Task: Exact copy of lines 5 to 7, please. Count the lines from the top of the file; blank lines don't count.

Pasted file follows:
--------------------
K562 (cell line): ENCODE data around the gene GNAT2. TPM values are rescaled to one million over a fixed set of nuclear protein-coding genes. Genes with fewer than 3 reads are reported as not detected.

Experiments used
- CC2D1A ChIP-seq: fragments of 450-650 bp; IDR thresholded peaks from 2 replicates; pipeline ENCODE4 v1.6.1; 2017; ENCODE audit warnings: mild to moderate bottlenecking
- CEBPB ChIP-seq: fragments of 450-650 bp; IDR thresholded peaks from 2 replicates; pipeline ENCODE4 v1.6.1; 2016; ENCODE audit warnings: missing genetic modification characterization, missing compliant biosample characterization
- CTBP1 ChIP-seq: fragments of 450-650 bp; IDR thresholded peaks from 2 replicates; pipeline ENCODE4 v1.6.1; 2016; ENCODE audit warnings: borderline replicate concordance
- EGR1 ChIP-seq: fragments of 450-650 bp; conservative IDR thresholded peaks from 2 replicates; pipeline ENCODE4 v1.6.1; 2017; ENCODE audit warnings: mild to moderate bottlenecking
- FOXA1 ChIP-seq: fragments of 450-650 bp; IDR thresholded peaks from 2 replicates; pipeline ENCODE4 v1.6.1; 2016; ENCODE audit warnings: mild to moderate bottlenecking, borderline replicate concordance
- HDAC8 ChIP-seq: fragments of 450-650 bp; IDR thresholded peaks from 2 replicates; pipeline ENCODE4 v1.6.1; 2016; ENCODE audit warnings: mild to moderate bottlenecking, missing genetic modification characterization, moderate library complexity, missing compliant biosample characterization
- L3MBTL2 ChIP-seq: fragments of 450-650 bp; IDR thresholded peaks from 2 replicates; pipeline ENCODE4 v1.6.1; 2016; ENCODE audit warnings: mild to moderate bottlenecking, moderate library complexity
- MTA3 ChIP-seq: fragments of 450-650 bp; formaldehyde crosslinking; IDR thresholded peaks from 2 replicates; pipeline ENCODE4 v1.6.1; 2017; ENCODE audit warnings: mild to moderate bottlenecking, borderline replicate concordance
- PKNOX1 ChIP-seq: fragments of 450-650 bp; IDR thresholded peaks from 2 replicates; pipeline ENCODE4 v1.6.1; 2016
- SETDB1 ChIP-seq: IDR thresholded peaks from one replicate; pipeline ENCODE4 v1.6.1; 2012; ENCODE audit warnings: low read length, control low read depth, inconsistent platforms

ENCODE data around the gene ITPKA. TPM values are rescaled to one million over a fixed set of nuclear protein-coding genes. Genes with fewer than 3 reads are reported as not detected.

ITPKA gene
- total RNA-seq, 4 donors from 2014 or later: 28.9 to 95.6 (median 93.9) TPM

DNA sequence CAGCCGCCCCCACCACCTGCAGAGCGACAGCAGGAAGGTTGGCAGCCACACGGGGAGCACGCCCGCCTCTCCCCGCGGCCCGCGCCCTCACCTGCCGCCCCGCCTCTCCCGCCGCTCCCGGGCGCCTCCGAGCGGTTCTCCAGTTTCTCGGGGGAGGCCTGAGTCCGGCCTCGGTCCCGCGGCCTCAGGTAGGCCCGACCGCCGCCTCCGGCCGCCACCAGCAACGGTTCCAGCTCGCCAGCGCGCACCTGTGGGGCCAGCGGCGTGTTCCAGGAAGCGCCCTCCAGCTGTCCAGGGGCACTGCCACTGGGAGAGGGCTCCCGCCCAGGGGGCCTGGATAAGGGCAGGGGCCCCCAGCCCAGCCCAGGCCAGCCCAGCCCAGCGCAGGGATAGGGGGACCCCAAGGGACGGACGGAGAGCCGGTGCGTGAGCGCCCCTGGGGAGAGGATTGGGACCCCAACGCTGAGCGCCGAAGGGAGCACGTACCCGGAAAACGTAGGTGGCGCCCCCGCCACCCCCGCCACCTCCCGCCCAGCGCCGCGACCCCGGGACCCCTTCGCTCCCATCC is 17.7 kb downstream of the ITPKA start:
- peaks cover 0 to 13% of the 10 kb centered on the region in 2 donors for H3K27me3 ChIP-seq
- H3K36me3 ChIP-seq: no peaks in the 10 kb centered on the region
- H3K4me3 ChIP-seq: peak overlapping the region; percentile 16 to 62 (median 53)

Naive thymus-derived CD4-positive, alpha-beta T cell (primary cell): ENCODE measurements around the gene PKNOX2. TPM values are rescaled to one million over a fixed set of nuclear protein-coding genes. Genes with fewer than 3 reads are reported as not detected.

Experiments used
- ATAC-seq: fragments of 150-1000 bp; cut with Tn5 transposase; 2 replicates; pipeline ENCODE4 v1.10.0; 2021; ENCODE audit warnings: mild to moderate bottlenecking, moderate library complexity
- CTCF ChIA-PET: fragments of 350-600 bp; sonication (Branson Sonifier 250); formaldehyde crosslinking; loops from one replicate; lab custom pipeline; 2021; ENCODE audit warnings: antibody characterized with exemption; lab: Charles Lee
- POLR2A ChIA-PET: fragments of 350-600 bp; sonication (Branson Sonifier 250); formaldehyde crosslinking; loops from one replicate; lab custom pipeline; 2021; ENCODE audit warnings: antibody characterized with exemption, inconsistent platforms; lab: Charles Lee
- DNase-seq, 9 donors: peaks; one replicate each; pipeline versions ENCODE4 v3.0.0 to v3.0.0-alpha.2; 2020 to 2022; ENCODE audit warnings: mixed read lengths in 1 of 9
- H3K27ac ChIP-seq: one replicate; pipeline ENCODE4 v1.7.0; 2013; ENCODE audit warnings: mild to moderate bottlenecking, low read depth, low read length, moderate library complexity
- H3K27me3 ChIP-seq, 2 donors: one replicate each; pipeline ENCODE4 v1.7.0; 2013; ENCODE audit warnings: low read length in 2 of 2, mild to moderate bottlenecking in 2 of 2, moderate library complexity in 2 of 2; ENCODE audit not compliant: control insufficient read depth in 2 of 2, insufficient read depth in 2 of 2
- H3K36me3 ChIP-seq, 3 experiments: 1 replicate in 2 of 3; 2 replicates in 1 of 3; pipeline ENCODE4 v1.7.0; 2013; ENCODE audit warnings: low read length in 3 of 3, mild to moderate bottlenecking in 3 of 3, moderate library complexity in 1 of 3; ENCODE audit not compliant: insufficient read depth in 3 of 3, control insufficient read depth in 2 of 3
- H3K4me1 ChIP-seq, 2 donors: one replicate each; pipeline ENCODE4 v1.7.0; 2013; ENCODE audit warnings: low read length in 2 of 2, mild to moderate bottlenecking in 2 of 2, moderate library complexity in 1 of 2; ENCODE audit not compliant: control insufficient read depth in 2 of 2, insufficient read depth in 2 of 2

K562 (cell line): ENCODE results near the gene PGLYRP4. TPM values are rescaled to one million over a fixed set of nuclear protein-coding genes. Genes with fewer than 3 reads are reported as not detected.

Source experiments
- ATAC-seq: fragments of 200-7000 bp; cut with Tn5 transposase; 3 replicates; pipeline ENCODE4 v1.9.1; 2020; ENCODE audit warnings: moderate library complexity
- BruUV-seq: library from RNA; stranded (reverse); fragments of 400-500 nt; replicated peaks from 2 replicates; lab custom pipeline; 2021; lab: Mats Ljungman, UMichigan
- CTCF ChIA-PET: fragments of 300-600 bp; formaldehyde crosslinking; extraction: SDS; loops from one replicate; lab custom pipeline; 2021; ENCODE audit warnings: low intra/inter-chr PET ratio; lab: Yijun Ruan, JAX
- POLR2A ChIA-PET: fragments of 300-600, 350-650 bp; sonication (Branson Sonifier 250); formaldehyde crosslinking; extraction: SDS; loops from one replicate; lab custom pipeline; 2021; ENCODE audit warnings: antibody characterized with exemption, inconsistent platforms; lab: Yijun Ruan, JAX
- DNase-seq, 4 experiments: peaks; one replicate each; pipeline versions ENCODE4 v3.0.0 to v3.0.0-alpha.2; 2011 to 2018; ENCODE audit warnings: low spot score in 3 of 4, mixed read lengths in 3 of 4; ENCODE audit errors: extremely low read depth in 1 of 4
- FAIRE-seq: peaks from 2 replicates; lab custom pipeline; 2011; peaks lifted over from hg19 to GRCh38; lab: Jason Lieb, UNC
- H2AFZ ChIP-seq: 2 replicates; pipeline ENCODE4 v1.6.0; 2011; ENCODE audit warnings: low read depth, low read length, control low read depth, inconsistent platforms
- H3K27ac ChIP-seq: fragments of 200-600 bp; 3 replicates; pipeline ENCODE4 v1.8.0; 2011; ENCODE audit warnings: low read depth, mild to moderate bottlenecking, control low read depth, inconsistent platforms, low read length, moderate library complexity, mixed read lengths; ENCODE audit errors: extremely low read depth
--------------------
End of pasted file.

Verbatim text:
- CTBP1 ChIP-seq: fragments of 450-650 bp; IDR thresholded peaks from 2 replicates; pipeline ENCODE4 v1.6.1; 2016; ENCODE audit warnings: borderline replicate concordance
- EGR1 ChIP-seq: fragments of 450-650 bp; conservative IDR thresholded peaks from 2 replicates; pipeline ENCODE4 v1.6.1; 2017; ENCODE audit warnings: mild to moderate bottlenecking
- FOXA1 ChIP-seq: fragments of 450-650 bp; IDR thresholded peaks from 2 replicates; pipeline ENCODE4 v1.6.1; 2016; ENCODE audit warnings: mild to moderate bottlenecking, borderline replicate concordance